Pediatric asthma: low-literacy action plan boosts parental knowledge of medication use

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Takeaway
  • Compared with parents using a standard written action plan (SWAP), those using a low-literacy plan (LLP) had better knowledge of medication use. 

Why this matters

  • LLP should be implemented as part of routine practice.

Key results

  • LLP parents were less likely to answer incorrectly regarding medications to be used everyday and when sick (adjusted OR [aOR], 0.5; P=.03). 
  • Few parents in both groups made errors regarding giving albuterol when the child was sick (7.0% vs 10.3%; P=.5).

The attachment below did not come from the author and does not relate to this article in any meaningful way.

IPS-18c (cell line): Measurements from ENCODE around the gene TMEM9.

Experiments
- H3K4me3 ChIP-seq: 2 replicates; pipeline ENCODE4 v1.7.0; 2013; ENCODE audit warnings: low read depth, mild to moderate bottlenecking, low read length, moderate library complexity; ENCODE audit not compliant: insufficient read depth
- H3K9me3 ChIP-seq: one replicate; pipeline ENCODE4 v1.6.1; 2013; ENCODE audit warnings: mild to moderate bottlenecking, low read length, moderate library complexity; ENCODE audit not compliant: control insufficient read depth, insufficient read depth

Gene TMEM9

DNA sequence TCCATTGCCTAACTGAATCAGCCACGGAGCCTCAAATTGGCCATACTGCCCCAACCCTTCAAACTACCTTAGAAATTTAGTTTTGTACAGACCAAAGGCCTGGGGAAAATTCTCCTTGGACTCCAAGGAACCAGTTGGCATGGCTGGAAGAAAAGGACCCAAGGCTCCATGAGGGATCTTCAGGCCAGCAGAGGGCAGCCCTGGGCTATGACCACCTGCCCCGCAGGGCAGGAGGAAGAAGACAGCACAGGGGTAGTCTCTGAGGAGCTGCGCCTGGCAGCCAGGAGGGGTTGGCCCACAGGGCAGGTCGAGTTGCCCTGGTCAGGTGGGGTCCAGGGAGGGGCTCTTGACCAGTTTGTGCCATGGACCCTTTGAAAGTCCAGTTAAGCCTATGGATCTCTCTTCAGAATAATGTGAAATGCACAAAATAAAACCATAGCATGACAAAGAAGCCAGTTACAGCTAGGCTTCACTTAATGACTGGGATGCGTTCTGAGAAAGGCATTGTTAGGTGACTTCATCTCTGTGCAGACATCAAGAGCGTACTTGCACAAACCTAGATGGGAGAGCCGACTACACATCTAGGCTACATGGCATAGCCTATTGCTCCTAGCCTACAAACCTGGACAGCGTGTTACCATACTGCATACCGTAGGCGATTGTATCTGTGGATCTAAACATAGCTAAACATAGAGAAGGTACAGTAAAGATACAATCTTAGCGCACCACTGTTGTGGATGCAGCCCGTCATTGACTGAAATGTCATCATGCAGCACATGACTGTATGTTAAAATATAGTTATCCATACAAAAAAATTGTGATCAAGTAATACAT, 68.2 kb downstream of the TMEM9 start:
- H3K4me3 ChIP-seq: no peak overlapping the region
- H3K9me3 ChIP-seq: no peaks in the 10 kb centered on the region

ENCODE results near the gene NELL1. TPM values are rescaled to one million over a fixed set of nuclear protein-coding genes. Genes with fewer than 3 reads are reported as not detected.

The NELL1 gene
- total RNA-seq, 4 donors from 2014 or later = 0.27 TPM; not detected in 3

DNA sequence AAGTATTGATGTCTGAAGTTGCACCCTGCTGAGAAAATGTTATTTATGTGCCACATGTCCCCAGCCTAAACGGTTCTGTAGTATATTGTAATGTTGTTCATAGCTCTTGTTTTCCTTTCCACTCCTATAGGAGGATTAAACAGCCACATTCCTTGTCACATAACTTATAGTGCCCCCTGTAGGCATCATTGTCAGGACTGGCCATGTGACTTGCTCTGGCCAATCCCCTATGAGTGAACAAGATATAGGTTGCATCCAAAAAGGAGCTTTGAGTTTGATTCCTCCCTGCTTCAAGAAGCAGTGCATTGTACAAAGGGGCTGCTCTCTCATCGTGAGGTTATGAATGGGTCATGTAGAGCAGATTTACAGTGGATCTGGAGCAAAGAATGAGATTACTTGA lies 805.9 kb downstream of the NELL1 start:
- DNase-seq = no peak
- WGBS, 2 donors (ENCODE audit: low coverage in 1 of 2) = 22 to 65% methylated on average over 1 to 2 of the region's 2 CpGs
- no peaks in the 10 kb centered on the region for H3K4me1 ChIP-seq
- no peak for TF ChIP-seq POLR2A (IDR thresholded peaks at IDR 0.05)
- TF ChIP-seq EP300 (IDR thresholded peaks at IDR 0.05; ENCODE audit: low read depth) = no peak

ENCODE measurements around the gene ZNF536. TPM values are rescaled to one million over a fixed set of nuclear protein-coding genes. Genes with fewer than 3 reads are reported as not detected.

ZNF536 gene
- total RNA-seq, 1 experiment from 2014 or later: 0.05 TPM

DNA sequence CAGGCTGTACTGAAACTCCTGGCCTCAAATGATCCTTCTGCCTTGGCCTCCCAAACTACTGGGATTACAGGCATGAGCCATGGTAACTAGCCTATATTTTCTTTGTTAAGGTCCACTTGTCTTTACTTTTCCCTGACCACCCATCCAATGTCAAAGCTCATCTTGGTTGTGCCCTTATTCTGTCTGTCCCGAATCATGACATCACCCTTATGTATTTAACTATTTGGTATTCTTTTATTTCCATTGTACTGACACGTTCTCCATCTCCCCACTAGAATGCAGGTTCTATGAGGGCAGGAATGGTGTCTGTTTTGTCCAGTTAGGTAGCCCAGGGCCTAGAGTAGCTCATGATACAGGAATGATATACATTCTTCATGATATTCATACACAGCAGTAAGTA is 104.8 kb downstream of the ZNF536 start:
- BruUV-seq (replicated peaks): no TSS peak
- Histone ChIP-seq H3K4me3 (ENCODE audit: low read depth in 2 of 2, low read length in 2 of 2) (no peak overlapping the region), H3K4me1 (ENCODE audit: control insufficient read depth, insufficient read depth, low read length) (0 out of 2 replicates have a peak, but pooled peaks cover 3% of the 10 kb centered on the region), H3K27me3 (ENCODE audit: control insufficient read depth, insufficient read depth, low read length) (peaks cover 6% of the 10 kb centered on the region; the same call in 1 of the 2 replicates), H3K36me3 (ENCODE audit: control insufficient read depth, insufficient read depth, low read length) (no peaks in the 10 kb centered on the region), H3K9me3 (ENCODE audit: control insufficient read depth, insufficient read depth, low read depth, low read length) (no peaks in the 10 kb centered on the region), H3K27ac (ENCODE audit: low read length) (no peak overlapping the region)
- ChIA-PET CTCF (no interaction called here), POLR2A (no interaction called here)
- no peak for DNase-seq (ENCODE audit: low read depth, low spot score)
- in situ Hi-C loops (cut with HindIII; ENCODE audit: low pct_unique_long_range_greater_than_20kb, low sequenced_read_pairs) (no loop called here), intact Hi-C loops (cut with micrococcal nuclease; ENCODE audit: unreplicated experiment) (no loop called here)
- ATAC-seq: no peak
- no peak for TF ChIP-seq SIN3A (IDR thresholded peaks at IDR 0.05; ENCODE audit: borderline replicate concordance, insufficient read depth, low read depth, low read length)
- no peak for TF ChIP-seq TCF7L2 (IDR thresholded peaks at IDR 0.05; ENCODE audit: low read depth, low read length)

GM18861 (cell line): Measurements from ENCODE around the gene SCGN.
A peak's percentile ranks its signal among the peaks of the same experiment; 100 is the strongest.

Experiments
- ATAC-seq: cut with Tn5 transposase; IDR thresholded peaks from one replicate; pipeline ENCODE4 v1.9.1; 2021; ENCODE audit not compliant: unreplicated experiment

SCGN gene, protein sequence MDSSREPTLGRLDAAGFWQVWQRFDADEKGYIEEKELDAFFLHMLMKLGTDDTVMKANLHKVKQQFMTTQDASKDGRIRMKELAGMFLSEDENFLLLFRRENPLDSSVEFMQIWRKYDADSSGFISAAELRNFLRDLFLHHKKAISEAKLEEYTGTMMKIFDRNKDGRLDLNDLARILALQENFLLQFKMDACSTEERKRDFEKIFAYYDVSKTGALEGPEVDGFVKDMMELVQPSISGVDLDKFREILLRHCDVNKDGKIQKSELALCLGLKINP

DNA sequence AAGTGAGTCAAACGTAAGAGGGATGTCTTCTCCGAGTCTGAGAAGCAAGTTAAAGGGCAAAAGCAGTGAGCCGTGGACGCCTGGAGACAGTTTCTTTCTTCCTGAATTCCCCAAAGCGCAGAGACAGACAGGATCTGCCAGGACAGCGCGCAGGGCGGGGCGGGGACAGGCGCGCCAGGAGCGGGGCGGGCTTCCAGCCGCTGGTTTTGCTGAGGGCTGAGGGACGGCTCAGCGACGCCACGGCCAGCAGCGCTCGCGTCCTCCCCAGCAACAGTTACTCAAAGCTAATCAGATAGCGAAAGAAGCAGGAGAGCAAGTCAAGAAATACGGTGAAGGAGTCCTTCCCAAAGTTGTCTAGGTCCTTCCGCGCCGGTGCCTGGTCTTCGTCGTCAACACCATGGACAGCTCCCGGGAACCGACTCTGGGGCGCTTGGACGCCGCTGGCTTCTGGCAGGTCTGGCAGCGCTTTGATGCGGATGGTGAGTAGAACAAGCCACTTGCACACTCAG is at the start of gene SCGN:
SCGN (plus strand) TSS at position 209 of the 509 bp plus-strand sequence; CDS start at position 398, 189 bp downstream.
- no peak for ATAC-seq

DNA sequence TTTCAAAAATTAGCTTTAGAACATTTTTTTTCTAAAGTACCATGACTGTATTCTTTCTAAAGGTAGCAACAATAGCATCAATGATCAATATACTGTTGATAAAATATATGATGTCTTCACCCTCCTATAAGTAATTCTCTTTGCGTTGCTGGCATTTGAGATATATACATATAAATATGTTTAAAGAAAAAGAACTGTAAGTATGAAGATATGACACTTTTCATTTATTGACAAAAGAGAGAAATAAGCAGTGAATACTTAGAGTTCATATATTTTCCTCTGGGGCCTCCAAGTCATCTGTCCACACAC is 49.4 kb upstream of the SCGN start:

• Almost a third in both groups made errors regarding the use of preventative medications on days when the child was sick (fluticasone: 32.0% vs 32.0%; P=1.0, montelukast sodium: 41.0% vs 44.3%; P=.7). 
  • LLP parents were less likely to make errors in relation to spacer use (aOR, 0.1; P<.001). 
  • Nearly half of parents in both groups answered incorrectly in relation to appropriate emergency response (43.1% vs 48.1%; P=.5). 
  • When comparing plans, 70.6% of LLP parents and 82.1% of SWAP parents found the LLP easier to understand (P=.07).

Study design

  • Randomized controlled study of LLP (n=109) vs SWAP (n=108) for parents of children with asthma aged 2-12 y. 
  • Funding: KiDS of NYU Langone Foundation.

Limitations

  • Use of hypothetical scenarios. 
  • May not be generalizable.